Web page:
iii. Re-negotiating all contracts for goods and services

SpiceJet– SpiceJet has been unable to recover even the fixed costs on a large number of its flights, leave alone the variables. Every day, it flies only once, sometimes twice, between Delhi and Mumbai, India’s busiest route, and that too with less than 100 passengers on board a 180-seater aircraft. The more they fly, the more they lose. The losses have forced SpiceJet to hand out two board seats and quasi-equity instruments to investor Wilbur Ross, for a lifeline of $80 million. At the current rate of losses, that is about 160 days of blood. Some of the steps taken by them are:
i. Fleets down from 17 to 15 aircraft
ii. Flights down from 117 to 97 a day
iii. Surrendered landing slots in Hyderabad, Bangalore, Ahmedabad and Jaipur
iv. Closed Port Blair and Cochin stations

GoAir– This airline owned by the Wadia-group has been facing the maximum number of problems. Some of the steps taken by them are:
i. Cancelled the largest number of flights. From 561 flights every week, it is down to 200, and plans to cut 75 more
ii. Grounded one plane and looking at ways to reduce capacity
iii. Only airline that is laying off staff

Badly formulated business plans

Four years back many entrepreneurs entered the aviation market eyeing huge profits and a booming sector. Owning an airline became a symbol of prosperity. Even today, at least five corporate houses are sitting with licences for regional airlines but no business plans. Many of them achieved early success by pulling away train travellers with rock bottom fares as low as Rs. 1. Nine airlines were launched in 12 months that placed orders for over 200 planes. Pilots and CEOs were hired at exorbitant salaries. Without expanding the network enough, India’s low-cost carriers charged low fares to fill up planes, which pushed up the break-even levels of seat occupancy. The infrastructure crunch meant maintenance of 5-7 bases around the country with pilots, engineers, etc. at each, adding considerably to the already high overheads. The ultimate blow came in the form of rising oil prices, a 5-17 per cent monthly rise in aviation turbine fuel (ATF) prices.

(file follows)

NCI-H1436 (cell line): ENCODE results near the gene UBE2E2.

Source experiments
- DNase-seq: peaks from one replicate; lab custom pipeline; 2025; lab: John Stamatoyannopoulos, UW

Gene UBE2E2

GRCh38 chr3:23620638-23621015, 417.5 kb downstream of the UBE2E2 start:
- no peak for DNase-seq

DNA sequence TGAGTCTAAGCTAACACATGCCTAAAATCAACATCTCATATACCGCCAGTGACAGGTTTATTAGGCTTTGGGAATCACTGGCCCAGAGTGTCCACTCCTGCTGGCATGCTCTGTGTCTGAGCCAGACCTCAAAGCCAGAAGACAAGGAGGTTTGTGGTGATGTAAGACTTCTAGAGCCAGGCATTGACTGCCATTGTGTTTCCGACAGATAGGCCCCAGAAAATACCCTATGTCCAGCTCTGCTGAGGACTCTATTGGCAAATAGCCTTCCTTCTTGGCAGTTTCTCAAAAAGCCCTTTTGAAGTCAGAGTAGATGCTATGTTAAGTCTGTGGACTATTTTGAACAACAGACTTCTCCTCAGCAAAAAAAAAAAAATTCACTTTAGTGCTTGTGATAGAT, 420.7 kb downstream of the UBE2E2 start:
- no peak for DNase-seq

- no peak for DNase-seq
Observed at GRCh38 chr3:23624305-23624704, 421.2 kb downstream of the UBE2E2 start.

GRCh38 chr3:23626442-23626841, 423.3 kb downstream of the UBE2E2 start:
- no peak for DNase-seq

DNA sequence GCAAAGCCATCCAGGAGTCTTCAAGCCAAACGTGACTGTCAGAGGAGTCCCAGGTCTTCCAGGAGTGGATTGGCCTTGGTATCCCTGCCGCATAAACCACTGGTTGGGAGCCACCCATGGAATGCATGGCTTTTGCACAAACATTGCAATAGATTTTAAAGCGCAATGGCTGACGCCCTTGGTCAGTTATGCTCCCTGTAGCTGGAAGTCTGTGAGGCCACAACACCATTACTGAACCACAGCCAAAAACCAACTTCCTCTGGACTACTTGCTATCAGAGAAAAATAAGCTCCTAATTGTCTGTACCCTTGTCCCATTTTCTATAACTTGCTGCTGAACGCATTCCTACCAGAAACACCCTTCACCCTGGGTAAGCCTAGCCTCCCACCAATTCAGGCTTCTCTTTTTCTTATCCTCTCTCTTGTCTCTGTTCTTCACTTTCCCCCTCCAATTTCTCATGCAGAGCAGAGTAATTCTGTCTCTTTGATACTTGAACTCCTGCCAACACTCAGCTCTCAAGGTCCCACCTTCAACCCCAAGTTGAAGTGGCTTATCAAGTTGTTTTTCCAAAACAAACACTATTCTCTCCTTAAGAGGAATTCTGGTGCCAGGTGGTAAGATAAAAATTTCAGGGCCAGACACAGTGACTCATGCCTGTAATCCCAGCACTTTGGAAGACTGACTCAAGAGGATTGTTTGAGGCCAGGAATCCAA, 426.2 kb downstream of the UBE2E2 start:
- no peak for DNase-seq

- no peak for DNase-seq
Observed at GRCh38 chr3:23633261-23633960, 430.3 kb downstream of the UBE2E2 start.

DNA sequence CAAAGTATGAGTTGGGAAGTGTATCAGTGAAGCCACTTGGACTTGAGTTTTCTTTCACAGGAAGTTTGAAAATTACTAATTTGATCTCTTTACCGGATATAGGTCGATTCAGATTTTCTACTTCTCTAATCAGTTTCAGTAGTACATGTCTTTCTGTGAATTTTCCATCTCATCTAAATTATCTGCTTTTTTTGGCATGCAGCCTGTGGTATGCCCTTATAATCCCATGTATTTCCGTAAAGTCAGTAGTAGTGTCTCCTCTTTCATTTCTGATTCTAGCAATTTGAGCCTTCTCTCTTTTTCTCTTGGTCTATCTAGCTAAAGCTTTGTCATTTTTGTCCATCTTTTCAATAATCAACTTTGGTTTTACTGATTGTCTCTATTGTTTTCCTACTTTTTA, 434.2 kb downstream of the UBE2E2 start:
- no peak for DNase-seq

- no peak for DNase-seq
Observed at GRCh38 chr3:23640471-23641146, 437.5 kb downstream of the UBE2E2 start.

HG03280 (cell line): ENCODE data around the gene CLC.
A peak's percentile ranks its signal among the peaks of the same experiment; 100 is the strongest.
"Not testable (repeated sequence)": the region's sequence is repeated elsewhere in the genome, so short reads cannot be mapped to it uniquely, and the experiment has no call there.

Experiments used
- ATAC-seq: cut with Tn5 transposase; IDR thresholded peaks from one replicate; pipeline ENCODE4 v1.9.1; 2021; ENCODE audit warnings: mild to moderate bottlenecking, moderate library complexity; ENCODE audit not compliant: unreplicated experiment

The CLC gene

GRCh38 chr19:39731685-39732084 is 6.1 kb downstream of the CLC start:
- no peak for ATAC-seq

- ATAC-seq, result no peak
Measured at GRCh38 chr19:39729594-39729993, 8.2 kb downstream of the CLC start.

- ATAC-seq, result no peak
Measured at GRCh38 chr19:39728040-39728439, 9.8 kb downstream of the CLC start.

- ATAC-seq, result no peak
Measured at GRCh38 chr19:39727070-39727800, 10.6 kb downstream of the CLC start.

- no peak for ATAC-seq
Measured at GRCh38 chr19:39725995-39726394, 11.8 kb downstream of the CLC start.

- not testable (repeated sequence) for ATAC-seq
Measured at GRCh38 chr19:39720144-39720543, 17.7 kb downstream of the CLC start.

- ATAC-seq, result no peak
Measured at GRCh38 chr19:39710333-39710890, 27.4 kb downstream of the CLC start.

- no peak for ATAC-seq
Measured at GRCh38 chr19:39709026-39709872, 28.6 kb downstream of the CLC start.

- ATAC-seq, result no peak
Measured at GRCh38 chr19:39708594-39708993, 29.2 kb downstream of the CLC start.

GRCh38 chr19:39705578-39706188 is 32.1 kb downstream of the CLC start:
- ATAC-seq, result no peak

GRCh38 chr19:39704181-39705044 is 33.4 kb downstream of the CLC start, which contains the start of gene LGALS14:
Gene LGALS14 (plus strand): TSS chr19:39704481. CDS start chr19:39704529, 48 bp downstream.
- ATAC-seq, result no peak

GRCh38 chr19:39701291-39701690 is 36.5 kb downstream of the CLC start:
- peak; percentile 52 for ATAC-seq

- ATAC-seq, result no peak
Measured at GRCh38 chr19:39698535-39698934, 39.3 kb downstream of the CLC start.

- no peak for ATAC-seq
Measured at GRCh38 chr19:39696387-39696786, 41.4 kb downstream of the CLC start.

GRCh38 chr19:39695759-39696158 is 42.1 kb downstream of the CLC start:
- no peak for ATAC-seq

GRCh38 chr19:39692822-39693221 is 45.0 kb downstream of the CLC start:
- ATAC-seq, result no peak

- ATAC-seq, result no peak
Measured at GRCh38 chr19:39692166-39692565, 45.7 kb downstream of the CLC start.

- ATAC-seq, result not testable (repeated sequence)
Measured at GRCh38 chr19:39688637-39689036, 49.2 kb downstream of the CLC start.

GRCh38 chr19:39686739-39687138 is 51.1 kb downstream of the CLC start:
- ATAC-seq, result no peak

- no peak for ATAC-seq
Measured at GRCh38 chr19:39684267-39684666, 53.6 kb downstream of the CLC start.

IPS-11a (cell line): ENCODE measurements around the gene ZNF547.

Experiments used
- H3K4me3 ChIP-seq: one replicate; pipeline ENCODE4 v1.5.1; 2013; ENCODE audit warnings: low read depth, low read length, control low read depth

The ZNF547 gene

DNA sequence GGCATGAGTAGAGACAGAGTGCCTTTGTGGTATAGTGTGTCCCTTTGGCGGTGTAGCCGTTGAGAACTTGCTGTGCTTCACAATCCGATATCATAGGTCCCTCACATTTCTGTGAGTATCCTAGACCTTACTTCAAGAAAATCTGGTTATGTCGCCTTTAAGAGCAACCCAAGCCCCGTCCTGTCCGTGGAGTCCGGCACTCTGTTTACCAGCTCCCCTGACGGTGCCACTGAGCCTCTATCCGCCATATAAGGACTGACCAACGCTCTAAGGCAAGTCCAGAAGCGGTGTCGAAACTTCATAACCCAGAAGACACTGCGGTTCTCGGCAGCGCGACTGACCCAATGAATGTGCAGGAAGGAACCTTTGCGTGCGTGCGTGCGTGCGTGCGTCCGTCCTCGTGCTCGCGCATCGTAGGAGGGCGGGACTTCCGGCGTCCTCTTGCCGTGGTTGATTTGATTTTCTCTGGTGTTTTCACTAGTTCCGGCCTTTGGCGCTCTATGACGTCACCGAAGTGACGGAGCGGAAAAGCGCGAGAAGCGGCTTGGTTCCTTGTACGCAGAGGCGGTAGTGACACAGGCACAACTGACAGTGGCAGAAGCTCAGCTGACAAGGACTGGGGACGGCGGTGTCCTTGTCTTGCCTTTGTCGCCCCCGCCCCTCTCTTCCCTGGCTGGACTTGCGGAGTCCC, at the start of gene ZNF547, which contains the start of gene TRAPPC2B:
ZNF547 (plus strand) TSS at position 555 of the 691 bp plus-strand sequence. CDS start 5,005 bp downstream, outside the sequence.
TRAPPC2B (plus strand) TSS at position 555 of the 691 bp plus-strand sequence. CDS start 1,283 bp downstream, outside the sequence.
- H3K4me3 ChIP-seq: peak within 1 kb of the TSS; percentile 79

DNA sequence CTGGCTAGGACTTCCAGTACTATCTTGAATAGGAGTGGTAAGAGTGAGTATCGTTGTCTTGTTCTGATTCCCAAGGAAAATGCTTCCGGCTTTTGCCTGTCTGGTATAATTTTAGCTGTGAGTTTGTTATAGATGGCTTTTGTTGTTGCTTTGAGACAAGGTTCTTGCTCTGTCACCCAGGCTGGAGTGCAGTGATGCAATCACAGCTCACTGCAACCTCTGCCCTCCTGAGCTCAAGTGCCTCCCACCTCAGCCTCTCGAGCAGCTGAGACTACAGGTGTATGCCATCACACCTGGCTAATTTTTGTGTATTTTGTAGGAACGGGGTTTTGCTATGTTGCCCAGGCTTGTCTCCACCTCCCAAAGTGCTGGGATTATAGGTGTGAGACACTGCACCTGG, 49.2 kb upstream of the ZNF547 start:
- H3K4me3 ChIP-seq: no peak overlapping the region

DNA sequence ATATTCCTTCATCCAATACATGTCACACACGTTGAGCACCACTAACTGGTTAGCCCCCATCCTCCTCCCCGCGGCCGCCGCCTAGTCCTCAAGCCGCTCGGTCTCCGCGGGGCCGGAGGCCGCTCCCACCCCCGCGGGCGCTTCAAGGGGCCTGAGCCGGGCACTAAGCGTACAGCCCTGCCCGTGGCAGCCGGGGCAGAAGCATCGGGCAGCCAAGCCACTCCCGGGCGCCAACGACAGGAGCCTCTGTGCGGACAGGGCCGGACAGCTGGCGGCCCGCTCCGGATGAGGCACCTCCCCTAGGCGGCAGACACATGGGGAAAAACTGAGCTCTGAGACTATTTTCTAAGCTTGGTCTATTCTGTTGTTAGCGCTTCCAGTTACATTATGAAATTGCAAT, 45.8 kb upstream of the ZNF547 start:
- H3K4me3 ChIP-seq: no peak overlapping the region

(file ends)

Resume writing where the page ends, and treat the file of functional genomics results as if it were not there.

Aviation is also susceptible to regulation. It cannot function effectively if the other parts of the chain are held back, because of either regulations or lack of funds. The uncertainty in government policies has been a major cause for concern in the recent past.
One reason why uptake is not higher in India is that the air travel experience here is still so complicated. The difficulty in getting to airports and the chaos of subsequent processes scares passengers away. Hopping on a train may be slower but it is far easier.

Some solutions to the present scenario

i. Expand consumer-base – Even today, the bulk of Indian travellers use trains and a very few fly
ii. Save costs – Withdraw publications, charge luggage, reduce on-flight services such as movies, charge food items
iii. Fuel cost management – Even though hedging rules were notified in July 2007, no airline in India has used the option.
iv. Mergers and sale of stake – Rumours suggest that GoAir promoters, the Wadia family may be in an advanced stage of talks to sell a substantial stake in the airline. Reports also suggest that UB Group chief, Vijay Mallya, may be in talks with SpiceJet’s main promoter, Bhupendra Kansagra, to pick up the Kansagra family stake of 12.9 %.
v. Stop paying commission to agents on ticket sales – Currently, agents are paid 5 per cent commission on the value of the ticket sold and they sell about 90 per cent of all airline tickets.
vi. Variable fares for luggage

Looking at the present state of the Indian aviation sector, the government of India seems very unlikely to come to the rescue of private airliners. These carriers will have to do a complete rework on their business models. Implementation of no single policy can solve the imminent problems. Not only their own, but the plight of Indian air-travellers also lies very much in the hands of these airlines. Moreover, if something is not done soon, we may see the sector returning to the by-gone era of Government monopoly and air-travel for only the rich. We will have to wait and see whether history repeats itself.

India’s FMCG sector has finally proved to be one of the front-runners in India’s growth marathon. During the past few years, this sector has shown shocking double-digit growth figures. According to a survey conducted by FICCI (Federation of Indian Chambers of Commerce & Industry), sales will grow by 16% to 9.52 trillion during this fiscal year as compared to 14.5% growth in the previous year. The survey attributes this growth to factors such as increased literacy, rising aspiration levels, growing consumer demand, etc.

The industry’s future prospects look bright, seeing the rising incomes and the modernisation of retail. However studies have shown that there is still a large amount of untapped potential in this field and possibilities to grow further.

Main Drivers for Growth in FMCG:-

1. Higher Consumer spending –